Ford Researchers Being Embedded At University Of Michigan For Autonomous Driving Research, 1st Ever Such Arrangement

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Ford researchers are slated to be embedded at the University of Michigan in a new partnership focused on autonomous driving technology development, in what the company claims is the first ever such arrangement.

The partnership will see Ford researchers working directly with, and alongside of, University of Michigan researchers in the same academic building — the North Campus Research Complex (NCRC). Eventually, they will work in a state-of-the-art robotics laboratory on the University of Michigan’s Ann Arbor campus slated to open in 2020.

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As a reminder, Ford is currently aiming to have “fully autonomous SAE-defined level 4-capable vehicles available for high-volume commercial use in 2021.” The new partnership is part of the effort to achieve that.

“Ford engineers and researchers will begin working shoulder-to-shoulder with U-M faculty and students to test and learn about autonomous vehicle technology and innovation,” stated Mark Fields, Ford president and CEO. “We are aiming to show the world what we can achieve when leaders in business and academia work together to make people’s lives better.”

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The press release provides more: “Ten years into the Ford–University of Michigan Innovation Alliance, the two parties have agreed Ford will lease the fourth floor of the new robotics laboratory. It is an approximately 140,000-square-foot building on Hayward Street, east of the university’s Space Research Building. The planned robotics laboratory will have space where machines walk, fly, drive, and swim. The building will house labs, offices, and classrooms, continuing a tradition of robotics leadership at U-M that includes the creation of MABEL, the world’s fastest-running robot with knees.”

It certainly seems like one of the top universities for Ford to partner with in order to be on the cutting edge of autonomous driving.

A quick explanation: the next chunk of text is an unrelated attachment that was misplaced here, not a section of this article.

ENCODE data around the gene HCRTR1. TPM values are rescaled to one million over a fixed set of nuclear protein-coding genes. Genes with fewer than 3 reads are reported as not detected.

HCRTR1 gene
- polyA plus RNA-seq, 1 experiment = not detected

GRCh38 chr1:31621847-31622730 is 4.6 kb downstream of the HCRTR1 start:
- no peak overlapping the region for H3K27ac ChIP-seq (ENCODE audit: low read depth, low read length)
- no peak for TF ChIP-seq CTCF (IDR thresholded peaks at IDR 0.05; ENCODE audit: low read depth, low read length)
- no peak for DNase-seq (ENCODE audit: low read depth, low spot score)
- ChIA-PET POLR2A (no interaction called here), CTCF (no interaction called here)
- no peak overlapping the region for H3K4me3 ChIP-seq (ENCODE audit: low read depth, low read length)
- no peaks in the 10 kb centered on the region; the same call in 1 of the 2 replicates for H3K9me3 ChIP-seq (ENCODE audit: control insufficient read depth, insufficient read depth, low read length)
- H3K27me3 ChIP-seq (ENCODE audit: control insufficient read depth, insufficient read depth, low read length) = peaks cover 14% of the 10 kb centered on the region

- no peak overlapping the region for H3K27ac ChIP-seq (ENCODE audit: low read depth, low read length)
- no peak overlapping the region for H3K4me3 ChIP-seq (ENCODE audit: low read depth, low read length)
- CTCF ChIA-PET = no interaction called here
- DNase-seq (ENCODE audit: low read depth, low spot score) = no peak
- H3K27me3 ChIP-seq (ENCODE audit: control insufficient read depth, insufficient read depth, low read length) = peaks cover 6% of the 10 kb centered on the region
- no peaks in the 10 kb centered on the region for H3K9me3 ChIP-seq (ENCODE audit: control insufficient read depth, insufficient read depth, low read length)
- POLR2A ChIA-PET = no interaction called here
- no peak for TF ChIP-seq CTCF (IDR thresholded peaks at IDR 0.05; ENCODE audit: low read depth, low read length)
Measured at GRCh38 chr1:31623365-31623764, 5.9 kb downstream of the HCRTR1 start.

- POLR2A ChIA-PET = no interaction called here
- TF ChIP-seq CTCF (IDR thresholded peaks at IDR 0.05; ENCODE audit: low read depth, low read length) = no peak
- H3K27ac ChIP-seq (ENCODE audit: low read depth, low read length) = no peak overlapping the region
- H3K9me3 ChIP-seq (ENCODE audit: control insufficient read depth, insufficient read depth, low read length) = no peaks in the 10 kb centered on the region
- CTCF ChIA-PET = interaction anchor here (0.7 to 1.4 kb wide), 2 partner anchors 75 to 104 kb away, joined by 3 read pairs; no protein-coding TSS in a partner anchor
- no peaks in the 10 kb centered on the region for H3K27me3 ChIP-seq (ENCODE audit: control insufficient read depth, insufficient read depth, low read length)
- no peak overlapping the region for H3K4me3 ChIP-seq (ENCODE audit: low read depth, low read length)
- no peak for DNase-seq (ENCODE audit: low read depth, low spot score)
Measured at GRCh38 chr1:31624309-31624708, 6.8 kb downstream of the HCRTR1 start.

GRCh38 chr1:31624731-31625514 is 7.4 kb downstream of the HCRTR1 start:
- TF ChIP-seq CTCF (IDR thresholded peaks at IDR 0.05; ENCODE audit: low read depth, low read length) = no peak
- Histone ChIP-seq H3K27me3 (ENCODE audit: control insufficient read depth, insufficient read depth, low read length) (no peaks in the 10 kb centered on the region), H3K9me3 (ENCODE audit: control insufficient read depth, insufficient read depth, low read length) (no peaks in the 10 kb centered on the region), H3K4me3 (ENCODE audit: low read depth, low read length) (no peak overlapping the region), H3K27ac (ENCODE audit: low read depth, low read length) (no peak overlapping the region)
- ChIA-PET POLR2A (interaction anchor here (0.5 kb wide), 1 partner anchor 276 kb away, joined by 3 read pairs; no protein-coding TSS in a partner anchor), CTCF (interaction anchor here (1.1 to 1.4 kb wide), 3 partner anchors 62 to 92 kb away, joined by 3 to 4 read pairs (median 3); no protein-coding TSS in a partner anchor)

Continuing: “By locating a team of more than 100 employees on campus, Ford benefits from being close to technical leaders as well as facilities, such as Mcity — a one-of-a-kind urban simulation test environment in Ann Arbor. … Today, Ford and U-M also announce professors Matthew Johnson-Roberson and Ram Vasudevan will serve as leaders of a new autonomous vehicle research team comprising graduate students, postdoctoral fellows, and researchers. Both professors, who began collaborating with Ford earlier this summer, bring a wealth of autonomous vehicle research experience. Dr Johnson-Roberson is an assistant professor of Naval Architecture and Marine Engineering, and has worked in autonomous vehicles since the first DARPA Grand Challenge in 2004. His research focuses on robotic systems perception. Dr Vasudevan is an assistant professor of Mechanical Engineering with a background in robotics and next-generation automotive technologies.”

Sounds like a serious research team. You can tell that Ford is serious about autonomous driving technology. Too bad it doesn’t seem to be putting the same resources into the development of a long-range electric vehicle. Or maybe it is secretly doing so behind the scenes.

Images via Ford


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James Ayre

James Ayre's background is predominantly in geopolitics and history, but he has an obsessive interest in pretty much everything. After an early life spent in the Imperial Free City of Dortmund, James followed the river Ruhr to Cofbuokheim, where he attended the University of Astnide. And where he also briefly considered entering the coal mining business. He currently writes for a living, on a broad variety of subjects, ranging from science, to politics, to military history, to renewable energy.

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